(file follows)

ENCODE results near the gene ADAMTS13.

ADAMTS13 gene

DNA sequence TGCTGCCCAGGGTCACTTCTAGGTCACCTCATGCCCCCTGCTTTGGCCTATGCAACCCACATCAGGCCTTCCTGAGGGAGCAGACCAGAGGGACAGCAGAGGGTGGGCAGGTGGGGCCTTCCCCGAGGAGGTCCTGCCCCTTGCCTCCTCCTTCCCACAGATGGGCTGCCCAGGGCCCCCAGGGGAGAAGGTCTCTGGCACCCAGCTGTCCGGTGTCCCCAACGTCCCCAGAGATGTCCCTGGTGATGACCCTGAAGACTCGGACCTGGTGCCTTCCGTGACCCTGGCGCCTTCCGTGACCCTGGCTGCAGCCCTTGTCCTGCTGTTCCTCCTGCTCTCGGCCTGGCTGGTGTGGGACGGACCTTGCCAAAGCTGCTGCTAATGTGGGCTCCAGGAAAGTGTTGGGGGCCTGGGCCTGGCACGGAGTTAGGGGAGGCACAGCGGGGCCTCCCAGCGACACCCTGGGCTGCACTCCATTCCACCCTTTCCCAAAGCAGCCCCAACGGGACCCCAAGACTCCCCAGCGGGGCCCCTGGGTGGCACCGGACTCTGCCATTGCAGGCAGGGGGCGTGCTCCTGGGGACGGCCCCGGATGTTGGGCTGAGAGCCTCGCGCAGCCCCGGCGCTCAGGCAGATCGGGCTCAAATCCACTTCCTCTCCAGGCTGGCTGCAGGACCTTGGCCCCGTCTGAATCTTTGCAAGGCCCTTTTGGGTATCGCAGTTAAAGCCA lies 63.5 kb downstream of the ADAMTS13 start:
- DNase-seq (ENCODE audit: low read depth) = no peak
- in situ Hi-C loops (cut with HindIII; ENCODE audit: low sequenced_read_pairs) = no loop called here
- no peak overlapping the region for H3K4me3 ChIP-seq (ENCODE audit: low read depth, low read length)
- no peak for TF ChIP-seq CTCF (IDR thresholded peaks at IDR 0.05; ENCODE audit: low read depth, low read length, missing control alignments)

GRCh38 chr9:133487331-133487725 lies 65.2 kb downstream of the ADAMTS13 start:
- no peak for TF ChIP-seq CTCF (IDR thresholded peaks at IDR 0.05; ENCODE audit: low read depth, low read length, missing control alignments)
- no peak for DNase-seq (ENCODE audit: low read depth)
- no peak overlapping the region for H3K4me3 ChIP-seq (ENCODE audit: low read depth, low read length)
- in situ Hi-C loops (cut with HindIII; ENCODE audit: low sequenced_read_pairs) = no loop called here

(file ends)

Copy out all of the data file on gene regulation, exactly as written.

ENCODE results near the gene ADAMTS13.

ADAMTS13 gene

DNA sequence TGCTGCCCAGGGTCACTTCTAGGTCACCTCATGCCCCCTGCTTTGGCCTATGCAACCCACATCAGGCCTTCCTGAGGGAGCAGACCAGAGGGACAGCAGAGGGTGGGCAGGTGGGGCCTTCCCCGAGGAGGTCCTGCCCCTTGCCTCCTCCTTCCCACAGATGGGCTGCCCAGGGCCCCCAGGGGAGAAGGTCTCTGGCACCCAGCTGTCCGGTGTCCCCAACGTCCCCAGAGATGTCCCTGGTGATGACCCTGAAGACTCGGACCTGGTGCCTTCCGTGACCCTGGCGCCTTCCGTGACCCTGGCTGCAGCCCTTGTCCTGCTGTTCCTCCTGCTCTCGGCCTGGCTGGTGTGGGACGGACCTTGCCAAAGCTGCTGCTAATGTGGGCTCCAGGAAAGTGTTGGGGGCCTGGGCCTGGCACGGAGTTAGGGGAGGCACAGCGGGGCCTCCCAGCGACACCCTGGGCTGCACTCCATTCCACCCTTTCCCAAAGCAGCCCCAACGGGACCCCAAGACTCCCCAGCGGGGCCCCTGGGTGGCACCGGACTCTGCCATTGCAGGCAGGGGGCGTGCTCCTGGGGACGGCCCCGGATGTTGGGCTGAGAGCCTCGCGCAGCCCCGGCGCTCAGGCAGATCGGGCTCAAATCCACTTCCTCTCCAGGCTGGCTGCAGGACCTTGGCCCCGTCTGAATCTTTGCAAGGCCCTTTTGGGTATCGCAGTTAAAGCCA lies 63.5 kb downstream of the ADAMTS13 start:
- DNase-seq (ENCODE audit: low read depth) = no peak
- in situ Hi-C loops (cut with HindIII; ENCODE audit: low sequenced_read_pairs) = no loop called here
- no peak overlapping the region for H3K4me3 ChIP-seq (ENCODE audit: low read depth, low read length)
- no peak for TF ChIP-seq CTCF (IDR thresholded peaks at IDR 0.05; ENCODE audit: low read depth, low read length, missing control alignments)

GRCh38 chr9:133487331-133487725 lies 65.2 kb downstream of the ADAMTS13 start:
- no peak for TF ChIP-seq CTCF (IDR thresholded peaks at IDR 0.05; ENCODE audit: low read depth, low read length, missing control alignments)
- no peak for DNase-seq (ENCODE audit: low read depth)
- no peak overlapping the region for H3K4me3 ChIP-seq (ENCODE audit: low read depth, low read length)
- in situ Hi-C loops (cut with HindIII; ENCODE audit: low sequenced_read_pairs) = no loop called here